Edes, A. N., Brand, C. M. 2021. Age, sex, and inflammatory markers predict chronic conditions, cardiac disease, and mortality among captive western lowland gorillas (Gorilla gorilla gorilla). Primates 62(6), 931-943.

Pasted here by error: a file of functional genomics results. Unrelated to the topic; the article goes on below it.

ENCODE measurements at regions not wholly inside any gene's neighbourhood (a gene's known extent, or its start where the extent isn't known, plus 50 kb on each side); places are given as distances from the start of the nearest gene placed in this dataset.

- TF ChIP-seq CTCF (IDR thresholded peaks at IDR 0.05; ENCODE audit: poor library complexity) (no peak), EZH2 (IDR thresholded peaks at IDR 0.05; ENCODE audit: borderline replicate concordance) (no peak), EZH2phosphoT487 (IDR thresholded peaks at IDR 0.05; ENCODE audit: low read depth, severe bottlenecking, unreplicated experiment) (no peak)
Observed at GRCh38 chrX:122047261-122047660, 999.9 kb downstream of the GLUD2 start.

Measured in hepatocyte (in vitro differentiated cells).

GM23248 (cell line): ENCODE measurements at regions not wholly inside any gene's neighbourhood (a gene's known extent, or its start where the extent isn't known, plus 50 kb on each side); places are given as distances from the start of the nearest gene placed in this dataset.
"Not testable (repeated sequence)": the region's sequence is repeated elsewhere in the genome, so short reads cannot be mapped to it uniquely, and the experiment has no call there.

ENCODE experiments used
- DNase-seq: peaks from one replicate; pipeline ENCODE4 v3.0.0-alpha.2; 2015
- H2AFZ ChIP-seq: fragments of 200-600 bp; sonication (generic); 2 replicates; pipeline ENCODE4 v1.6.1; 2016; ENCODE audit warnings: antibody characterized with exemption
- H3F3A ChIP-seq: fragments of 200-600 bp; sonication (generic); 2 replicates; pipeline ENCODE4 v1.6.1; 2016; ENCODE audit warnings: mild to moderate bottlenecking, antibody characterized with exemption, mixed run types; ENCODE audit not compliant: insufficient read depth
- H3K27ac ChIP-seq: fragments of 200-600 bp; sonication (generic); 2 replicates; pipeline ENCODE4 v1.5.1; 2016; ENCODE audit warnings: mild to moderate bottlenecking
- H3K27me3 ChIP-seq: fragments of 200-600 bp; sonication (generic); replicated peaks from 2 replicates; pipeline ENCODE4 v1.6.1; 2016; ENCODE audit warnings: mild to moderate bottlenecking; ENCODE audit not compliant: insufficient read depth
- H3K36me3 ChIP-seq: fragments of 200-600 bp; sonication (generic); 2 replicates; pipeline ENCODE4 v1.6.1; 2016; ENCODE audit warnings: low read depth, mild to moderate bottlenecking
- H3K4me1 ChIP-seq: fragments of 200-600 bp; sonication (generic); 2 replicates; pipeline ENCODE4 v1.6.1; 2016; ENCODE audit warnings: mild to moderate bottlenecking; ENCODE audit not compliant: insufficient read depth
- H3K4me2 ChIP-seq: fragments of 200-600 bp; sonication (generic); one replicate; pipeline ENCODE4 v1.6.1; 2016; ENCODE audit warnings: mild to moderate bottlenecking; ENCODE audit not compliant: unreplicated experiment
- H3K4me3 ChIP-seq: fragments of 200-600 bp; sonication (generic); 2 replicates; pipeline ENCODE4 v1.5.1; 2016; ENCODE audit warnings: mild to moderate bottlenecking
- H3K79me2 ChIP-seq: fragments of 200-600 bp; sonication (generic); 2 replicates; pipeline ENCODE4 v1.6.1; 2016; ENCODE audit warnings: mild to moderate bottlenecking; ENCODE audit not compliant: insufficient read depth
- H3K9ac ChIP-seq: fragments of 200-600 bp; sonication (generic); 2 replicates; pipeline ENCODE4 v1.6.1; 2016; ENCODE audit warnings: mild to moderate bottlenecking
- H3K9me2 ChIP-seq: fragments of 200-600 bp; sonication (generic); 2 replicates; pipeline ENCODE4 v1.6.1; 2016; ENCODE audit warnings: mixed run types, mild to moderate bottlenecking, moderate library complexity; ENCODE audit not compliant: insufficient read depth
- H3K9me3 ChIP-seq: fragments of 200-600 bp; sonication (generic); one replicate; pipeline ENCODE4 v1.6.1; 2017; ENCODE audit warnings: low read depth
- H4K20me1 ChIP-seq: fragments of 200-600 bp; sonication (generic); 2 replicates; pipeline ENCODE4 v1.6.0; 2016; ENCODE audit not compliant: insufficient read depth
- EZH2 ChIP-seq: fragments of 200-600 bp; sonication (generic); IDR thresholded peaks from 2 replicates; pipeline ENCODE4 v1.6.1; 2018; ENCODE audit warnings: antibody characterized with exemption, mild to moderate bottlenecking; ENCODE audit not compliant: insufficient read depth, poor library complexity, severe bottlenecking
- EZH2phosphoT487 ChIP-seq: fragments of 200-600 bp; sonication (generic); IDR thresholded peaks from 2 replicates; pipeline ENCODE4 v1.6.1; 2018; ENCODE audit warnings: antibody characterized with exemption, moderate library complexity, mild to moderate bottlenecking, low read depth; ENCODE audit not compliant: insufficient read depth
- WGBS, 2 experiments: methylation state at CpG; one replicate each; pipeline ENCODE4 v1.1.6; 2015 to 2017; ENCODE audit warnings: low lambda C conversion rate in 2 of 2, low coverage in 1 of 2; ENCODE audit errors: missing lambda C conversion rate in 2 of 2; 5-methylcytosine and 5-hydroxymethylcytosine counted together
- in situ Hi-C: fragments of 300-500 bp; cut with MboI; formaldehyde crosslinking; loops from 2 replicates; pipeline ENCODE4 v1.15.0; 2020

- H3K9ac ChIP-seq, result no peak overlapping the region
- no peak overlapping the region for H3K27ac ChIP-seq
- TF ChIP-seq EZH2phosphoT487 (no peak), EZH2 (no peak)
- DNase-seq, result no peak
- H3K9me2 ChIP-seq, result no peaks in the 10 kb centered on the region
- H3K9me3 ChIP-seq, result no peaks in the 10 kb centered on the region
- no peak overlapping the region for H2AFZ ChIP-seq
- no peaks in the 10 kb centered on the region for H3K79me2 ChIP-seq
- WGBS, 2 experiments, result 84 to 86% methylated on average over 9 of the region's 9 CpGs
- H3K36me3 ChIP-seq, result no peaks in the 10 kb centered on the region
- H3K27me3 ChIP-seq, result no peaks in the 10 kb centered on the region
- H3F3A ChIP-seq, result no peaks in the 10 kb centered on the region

In humans, inflammatory markers predict health risks. As great apes experience many similar conditions, measuring inflammation may provide valuable health information. We examined four serum inflammatory markers in zoo-housed gorillas (n = 48): albumin, CRP, IL-6, and TNF-α. We first analyzed age- and sex-associated patterns, then used multimodel inference to evaluate models with age, sex, and inflammatory markers as predictors of all-cause morbidity, cardiac disease, and mortality. Older gorillas had lower albumin and higher IL-6, and males had higher albumin, lower CRP, and lower TNF-α. All-cause morbidity was best predicted by age, sex, and TNF-α, but the second model containing only age and sex was equivalent. Cardiac disease was best predicted by TNF-α alongside age and sex, with lower levels associated with increased risk. When outliers were removed, the model with TNF-α was second to the model containing only age and sex. Finally, mortality risk was best predicted by the model with only age and sex. Other models containing individual inflammatory markers were within top model sets for each health outcome. Our results indicate that age and sex are robust for predicting all-cause morbidity and mortality risk in gorillas; while models which include individual inflammatory markers also predict risk, they may not improve predictions over age and sex alone. However, given the prevalence of cardiac disease in great apes, these results suggest that TNF-α warrants further investigation. With their potential to provide valuable health information, data on inflammatory markers may contribute to the care and management of gorillas in human care.